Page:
I figure, at least I’m pretty good grammatically and spelling-wise. Maybe good, not great, and usually I can write with a pretty strong flow. My stories are just terrible. Depressingly terrible. And I keep thinking, how am I ever going to be a rich and widely read novelist if I can’t write a good story at 24! Not even a decent short story, let alone a novel.

Now, I think if I was giving myself advice it would be: keep writing. Don’t stop. And one day, fingers crossed, something will come out of my brain and hands that’s worth buying. Or at least worth stealing from the internet.

Forget Thursday

Reposted from Drafts on October 30, 2019

I think it’s time to go.

It just feels that way. Time for a change.

I should grow a moustache again, start wearing really tight striped t-shirts and pants that don’t go all the way to my shoes and hitchhike through Eastern Europe.

Or maybe I’ll just dye my hair and get some tattoos. And face piercings.

I’d really like to go to Tallinn, in Estonia. Check out the pictures online, because the city looks so beautiful. I think I’d do a little tour starting there and then go to Riga, and then maybe I’d jump to Prague. I don’t know how practical that would be. Next I could pass through Vienna on the way to Budapest, then stop briefly in Zurich on the way to France. Then I think I’d hang out in the south of France until I ran out of money and had to come home. Maybe try to see a bit of Spain as well?

I think it would be nice, but I just worry about who would take care of my kombucha.

EDIT (30-10-19): I ended up doing a version of this. (It’s really too bad that I let the blog slip for so long). And it turns out no one took care of my kombucha.

It’s a beautiful day outside and I’m trying to figure out how to properly seize it. I’d like to get some sun-time, but my shoulders are a little burnt from getting some sun-time on Tuesday. I’m a fool, I get sunburnt every year because I don’t think. I even put on sunscreen this time, just only on my face and neck. I guess by next summer I should have it figured out.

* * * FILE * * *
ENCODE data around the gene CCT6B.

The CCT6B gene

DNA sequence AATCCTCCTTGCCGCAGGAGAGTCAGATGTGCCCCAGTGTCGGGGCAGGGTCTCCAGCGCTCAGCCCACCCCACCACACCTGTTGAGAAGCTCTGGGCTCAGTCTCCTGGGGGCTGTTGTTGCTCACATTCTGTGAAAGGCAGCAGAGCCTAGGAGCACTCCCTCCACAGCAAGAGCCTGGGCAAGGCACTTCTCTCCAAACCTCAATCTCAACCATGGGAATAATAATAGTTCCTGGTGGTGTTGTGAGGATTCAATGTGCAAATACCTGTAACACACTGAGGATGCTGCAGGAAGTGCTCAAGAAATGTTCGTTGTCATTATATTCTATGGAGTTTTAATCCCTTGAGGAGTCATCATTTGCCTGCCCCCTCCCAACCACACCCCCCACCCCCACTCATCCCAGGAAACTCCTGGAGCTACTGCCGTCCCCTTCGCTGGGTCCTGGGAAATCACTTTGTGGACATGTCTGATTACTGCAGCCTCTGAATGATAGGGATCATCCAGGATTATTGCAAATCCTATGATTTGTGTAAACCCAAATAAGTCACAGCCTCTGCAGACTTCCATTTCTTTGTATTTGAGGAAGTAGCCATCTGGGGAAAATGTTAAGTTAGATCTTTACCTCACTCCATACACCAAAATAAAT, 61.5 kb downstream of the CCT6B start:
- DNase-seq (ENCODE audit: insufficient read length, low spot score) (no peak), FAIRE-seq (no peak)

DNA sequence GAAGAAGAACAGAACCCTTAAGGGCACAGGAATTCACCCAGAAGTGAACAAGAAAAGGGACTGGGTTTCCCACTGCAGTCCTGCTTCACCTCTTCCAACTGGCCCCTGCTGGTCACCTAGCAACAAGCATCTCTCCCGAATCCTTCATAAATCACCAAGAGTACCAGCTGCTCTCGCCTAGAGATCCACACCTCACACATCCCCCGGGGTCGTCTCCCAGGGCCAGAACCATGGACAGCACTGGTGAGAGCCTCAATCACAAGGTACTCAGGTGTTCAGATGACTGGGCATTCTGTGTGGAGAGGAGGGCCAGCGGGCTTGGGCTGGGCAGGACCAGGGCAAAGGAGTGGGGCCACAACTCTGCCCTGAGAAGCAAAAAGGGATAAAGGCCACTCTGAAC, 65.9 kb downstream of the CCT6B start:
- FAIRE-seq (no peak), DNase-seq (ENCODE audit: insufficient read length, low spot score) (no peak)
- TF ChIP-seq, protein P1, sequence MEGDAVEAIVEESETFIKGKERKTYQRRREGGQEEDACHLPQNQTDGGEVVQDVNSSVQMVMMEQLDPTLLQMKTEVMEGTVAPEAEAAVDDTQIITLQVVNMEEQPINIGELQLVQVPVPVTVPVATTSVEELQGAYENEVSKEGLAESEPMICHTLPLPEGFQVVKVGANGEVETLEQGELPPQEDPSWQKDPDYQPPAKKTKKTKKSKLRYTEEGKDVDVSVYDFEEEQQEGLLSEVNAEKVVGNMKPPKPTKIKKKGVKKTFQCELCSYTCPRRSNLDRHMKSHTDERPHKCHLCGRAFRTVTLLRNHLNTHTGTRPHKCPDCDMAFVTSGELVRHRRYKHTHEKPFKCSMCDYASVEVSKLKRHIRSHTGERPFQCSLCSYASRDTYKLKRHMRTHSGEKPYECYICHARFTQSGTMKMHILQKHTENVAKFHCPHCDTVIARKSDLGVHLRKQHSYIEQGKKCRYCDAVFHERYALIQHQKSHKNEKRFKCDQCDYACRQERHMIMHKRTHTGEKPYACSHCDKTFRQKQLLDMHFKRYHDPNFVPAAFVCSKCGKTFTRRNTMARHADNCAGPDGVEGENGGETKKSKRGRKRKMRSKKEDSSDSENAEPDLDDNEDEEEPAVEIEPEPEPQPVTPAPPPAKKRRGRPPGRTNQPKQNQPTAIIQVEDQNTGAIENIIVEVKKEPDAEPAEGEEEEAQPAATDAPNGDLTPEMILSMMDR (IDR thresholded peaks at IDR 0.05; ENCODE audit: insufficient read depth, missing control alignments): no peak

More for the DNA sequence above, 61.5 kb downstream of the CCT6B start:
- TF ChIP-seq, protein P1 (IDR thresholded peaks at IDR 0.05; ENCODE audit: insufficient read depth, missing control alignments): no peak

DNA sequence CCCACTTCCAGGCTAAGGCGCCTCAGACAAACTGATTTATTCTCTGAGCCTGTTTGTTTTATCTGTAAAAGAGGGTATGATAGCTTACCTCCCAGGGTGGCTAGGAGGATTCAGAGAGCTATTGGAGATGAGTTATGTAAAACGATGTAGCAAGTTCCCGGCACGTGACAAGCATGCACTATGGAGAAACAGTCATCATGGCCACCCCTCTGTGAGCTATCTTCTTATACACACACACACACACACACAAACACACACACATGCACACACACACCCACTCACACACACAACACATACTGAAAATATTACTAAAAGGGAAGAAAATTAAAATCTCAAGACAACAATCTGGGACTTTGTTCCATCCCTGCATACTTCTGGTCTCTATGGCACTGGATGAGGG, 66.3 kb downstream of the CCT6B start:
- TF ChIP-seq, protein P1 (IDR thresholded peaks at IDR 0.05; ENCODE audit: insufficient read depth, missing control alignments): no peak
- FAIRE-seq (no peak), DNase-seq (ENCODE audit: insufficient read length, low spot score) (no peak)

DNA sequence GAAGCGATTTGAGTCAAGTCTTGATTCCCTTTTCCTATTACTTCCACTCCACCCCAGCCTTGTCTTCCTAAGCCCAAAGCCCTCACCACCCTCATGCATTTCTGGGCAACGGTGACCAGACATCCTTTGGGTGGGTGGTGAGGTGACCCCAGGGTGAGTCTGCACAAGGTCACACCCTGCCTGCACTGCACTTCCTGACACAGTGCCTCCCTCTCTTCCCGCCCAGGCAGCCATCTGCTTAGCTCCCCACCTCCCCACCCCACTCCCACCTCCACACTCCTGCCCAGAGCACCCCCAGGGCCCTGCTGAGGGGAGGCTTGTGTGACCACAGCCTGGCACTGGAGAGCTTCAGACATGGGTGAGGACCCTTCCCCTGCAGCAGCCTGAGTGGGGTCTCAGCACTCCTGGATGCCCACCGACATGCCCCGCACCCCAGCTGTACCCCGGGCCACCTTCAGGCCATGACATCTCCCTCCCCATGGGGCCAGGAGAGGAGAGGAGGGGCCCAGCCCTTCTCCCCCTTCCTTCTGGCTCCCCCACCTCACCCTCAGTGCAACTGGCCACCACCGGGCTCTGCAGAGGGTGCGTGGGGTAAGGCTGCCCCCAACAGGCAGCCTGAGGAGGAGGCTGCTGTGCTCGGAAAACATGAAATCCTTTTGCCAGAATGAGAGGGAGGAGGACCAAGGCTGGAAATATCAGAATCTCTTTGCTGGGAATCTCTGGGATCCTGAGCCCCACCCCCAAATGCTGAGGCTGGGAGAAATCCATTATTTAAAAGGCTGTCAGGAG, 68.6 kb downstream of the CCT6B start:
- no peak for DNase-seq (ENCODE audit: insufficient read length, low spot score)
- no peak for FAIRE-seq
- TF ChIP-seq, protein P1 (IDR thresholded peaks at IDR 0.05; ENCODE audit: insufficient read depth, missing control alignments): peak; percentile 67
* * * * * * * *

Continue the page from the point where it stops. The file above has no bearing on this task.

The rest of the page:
Really, it’s crazy important to be careful with the sun. When I was a teenager I spent a summer working for a non-profit that worked to raise awareness of skin cancer and support those going through treatment and survivors. We’d do things like give out sunscreen at summer events. It’s wild how many people don’t think about it.

I’m a pretty light skinned guy, so it’s always on my mind, it’s just that I’m also an idiot so I often brush it off, like I did the other day, and now my shoulders are crazy itchy. I’m trying not to think about it but it’s clearly not working.

I think I’ll probably do the same thing I do almost every day, go downtown to drink coffee, eat a muffin, and either read or write or maybe both. I’ve found that lately I’m having a really hard time getting engaged into fiction. I’ve been reading the New Yorker (12 issues for $12 promotion!), and a lot of non-fiction books, but I can’t get into any novels that I pick up. I guess I just haven’t found the right one.

(Book recommendations can be sent to